At least I used to hope that this ram was one of the saved ones. It did dawn on me one day that perhaps it was a different ram there every time and that they were just being fattened up for slaughter.

In a dimly lit doorway across from the ram, an old Tibetan lady in full Tibetan dress slices a turnip on a chopping board across her lap. Another spins wool into thread. Small girls lean out of first floor windows calling, "Hello, tashi delai, hello!" to passers by. Everyone has time to greet you, whether by a smile, a nod, a tashi delai or occasionally by the really traditional greeting of sticking a tongue out at you. This is the Tibet of the past that so many wish was still here today.

Trying to find my way back to the Barkhor market, I found myself trapped between two narrow streets filled with excrement and the decaying carcasses of dogs. The pungent stench of rotting flesh and maggot-infested pools sent me scrambling for the fresh air of the open square. Even rancid yak butter was perfume compared with this. Half way down the narrow alley, at a point where the path consisted of stepping stones through the sewage, two men came out of a doorway, their eyes wide with excitement and their breath heavy with a strong alcohol. They stopped in front of me, blocking the only dry path through the nauseous street. Both had the distinctive profiles of Khampas. They stood tall and proud with red braid wrapped across their matted black hair. One was bare-chested with his chuba, the Tibetan cloak, tied around his waist. They stared at me in silence for some time, looking me up and down. Their surly expressions did not change and they held firm their position blocking the only dry exit. There was no one else around. There were no old ladies in the doorways, no little children smiling and waving from the windows. Alone in excrement alley face to face with two alcohol-steaming Khampas. I was deep up the creek without a paddle.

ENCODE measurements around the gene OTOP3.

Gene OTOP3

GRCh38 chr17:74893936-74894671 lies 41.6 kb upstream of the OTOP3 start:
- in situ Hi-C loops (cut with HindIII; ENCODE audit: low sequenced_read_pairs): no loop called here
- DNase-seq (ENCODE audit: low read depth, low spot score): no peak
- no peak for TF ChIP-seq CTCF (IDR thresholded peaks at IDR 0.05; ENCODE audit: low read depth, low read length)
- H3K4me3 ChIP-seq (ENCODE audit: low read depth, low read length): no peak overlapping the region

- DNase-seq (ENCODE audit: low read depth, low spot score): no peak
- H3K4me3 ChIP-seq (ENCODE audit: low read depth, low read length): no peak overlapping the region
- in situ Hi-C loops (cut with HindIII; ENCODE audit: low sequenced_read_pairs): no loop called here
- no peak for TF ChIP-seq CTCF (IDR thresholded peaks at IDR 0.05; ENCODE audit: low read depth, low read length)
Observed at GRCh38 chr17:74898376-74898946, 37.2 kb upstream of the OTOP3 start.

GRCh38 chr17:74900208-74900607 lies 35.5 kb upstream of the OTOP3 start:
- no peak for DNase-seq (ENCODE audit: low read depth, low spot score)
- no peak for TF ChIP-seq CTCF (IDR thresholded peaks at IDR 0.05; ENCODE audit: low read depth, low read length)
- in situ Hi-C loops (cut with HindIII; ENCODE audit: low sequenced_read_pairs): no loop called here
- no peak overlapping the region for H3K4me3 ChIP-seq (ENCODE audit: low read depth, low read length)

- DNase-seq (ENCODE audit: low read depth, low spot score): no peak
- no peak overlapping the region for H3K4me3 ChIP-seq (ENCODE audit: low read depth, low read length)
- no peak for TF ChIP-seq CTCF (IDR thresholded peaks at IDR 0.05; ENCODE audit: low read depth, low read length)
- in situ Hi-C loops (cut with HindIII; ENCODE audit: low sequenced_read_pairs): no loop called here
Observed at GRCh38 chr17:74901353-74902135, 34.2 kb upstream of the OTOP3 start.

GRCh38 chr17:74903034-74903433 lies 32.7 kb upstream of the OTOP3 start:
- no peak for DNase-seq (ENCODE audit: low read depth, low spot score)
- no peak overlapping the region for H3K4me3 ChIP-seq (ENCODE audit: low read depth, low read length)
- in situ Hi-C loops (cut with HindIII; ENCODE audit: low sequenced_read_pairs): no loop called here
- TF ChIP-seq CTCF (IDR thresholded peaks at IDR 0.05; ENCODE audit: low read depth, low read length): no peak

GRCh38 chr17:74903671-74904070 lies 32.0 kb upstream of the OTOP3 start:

"Do drigey rey?" the bare-chested one broke the silence. I had no idea what he was saying. "Do drigey rey?" he shouted. I smiled at him but to no avail.

He pulled a sword from its sheath, stooped over me and held it up to my chest. Why had I been so mean to the Rapper? Is this what happens if you don't earn merit? Where was a Chinese soldier when you needed one?

The other Khampa looked over his shoulder and moved in closer to me. "Katse rey?" he called out with a nod of his head. The bare-chested one waved the sword closer to my face. Sunlight flashed in my eyes as he tilted the steel blade towards me. I could even see every detail of the intricate engravings running along the centre of the blade between the two razor edges.

He withdrew the sword, pointed to the space beside us and made a series of cuts in the air to demonstrate a nifty disembowelling motion. He shook it in front of my face again.

"Katse rey? Katse rey!?" he shouted.

The bare-chested one frowned in thought, recalling the only English words which he had heard learnt from his wife.

"You how much?" he called to me.

It was with an enormous sense of relief that I suddenly realised they were not threatening to decapitate me if I crossed their path but were merely trying to sell me the sword. Their scowls turned into broad gold-capped grins as I took the sword and examined it closely. The swirling engravings of the steel blade ended abruptly inside a gaping dragon's mouth of silver which formed the base of the handle. The body of the dragon curled around on itself to provide the bulk of the grip. It was newly made, perhaps one of the imports from Kathmandu, and certainly practical for the man about town. But disembowelling daggers were not high on my shopping list and I had no intention of buying it, I just wanted to get out of the place with dry feet and in one piece.

I shook my head and passed the sword back to him. Recalling Tashi's words of greeting at the airport, I ventured the only Tibetan words that I knew: "Tashi Delai." This earned me a great slap on the back that pushed me dangerously close to the edge of the excrement area, and my two new Khampa friends strode off down the lane howling with laughter.

There are only so many smells and sensations that the body can take on the first day of reaching an altitude of 12,000 feet so after I had found my way back to the Barkhor I haggled for another rickshaw to return to the hotel.


This material © copyright Michael Buckley. All rights reserved.